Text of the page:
Liturgy, Sex, Economics 3 March, 2008
I wonder how frequently these three words are put together. Yet Lent and Easter are about all of them. LITURGY because this is the sacred season at the heart of the Church’s year (more so even than Christmas), in which we prepare for and then celebrate the overcoming of death by our Lord Jesus Christ on the Cross and in the Tomb. On Holy Thursday we celebrate the Last Supper, the first Mass, and on Good Friday the sacrifice which that Mass anticipated. The Easter mysteries are cosmic mysteries, as the Ghent Altarpiece by Jan van Eyck based on the Book of Revelation hints. The whole of creation is involved, implicated, and transformed by what happens here. Heaven and earth are brought into a new relation.
SEX is involved because Christ’s Passion on the Cross is a ‘nuptial’ act, the act of the cosmic Bridegroom giving his body to and for the Bride, so that she might be made fruitful and bear many children. The male gender of the priest is surely something to do with this, because God is nothing if not sensitive to symbolism. The mystery of the Mass has the same root as marriage, a mystery of complementarity which is written into the essence of human nature. As I argued in an article called ‘Liturgy and Trinity’, the crisis over sexuality in the Church, brought into the open by the reaction to Humanae Vitae in 1968, ‘stems from the mentality that fails to understand the true nature of the “asymmetric” relationship between man and woman. This is the same mentality that fails to understand the relationship between priest and people in the liturgy. This failure may express itself either in a clerical domination of the laity, or in a reversal of that relationship that eliminates all sense of the transcendent. On the one side, we find a poisonous cocktail of clericalism, aestheticism and misogyny. On the other, we observe “politically correct” liturgies devoted to the themes of justice and peace: everyone sitting in a circle, praying for the homeless and passing the consecrated chalice from hand to hand, with the priest improvising parts of the eucharistic prayer in order to make it more relevant and friendly.’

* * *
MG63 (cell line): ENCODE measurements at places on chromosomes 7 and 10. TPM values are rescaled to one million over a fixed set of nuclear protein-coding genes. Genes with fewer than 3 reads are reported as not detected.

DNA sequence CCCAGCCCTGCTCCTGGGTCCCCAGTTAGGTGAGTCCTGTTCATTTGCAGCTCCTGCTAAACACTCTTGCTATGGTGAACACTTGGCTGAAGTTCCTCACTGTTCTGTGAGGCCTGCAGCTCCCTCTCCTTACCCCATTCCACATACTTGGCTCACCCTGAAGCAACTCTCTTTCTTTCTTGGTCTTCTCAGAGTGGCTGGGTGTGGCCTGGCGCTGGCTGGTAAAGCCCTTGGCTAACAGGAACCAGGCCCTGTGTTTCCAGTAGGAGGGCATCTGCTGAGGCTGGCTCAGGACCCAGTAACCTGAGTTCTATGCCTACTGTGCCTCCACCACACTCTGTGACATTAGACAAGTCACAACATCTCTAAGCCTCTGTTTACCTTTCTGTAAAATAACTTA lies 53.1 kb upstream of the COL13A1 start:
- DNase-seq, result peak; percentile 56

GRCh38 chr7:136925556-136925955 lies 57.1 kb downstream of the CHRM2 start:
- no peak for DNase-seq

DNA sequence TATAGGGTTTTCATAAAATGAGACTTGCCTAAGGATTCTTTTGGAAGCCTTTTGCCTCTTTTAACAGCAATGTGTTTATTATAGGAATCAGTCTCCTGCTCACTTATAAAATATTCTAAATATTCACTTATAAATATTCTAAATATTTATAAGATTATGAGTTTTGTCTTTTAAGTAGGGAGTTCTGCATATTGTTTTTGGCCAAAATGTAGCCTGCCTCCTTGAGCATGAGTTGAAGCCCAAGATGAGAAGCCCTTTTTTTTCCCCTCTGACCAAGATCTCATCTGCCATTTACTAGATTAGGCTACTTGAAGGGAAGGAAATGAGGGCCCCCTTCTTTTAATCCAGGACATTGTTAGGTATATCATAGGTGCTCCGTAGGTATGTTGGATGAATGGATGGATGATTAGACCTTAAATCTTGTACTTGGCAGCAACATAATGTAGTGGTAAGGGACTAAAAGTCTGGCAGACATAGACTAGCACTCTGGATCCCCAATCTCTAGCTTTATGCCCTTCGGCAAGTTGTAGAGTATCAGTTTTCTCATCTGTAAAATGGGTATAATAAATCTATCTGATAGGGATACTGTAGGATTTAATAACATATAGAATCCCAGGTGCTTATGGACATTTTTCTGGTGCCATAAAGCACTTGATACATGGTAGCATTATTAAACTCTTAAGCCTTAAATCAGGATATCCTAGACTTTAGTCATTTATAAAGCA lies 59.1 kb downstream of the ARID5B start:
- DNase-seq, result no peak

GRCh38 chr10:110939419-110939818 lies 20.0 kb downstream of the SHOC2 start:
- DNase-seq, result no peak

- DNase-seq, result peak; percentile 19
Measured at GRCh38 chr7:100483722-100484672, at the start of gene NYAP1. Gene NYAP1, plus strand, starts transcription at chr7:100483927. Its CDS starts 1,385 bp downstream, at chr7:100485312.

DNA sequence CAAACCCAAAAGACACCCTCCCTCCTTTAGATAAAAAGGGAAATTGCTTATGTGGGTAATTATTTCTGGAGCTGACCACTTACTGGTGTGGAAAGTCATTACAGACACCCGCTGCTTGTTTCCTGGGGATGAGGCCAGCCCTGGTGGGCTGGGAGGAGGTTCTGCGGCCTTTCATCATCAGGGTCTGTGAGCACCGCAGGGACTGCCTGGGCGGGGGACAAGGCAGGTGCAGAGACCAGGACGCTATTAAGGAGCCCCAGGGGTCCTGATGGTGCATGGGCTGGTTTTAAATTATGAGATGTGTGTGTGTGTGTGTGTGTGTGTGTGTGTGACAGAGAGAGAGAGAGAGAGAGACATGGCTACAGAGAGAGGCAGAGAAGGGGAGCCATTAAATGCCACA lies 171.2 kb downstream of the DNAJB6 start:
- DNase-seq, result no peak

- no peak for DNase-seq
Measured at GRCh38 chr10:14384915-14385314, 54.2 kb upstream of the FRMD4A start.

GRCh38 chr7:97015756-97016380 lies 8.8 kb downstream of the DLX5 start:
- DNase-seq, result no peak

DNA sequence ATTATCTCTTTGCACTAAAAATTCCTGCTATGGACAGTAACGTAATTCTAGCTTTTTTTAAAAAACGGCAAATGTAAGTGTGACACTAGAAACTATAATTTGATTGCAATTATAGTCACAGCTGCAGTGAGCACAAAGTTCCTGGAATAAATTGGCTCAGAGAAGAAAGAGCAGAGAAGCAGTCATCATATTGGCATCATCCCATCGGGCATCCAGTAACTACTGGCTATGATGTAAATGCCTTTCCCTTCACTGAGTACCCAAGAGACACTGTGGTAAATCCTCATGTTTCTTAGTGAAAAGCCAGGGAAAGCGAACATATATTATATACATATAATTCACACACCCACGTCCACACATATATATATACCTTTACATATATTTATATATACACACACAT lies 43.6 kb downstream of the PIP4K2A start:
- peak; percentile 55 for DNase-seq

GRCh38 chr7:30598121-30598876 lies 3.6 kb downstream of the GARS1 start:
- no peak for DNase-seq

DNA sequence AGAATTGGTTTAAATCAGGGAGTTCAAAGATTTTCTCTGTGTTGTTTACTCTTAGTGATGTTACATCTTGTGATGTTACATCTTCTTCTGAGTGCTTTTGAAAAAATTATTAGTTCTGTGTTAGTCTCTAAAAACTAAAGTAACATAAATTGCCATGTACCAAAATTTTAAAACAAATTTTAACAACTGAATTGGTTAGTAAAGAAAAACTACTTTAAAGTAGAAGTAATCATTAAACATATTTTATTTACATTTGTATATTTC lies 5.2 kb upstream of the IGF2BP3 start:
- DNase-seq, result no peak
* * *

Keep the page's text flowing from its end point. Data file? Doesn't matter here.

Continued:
ECONOMICS is involved because the Church’s social teaching has the same root. It is all about love and gift, about our dependence upon each other to cultivate the common goods of the earth. As Pope Benedict stressed in Deus Caritas Est, and willl again in the forthcoming Social Encyclical, it is the task of the lay faithful, animated by charity, to shape a society and social structures that serve the good of the human person. The person is intrinsically related to others and to the natural environment, to past and future generations, and cannot be understood in isolation. Therefore an ecological perspective as well as an economic and political one flows from the Easter liturgy, which ‘fully reveals man to himself and brings to light his most high calling’ (Gaudium et Spes, 22).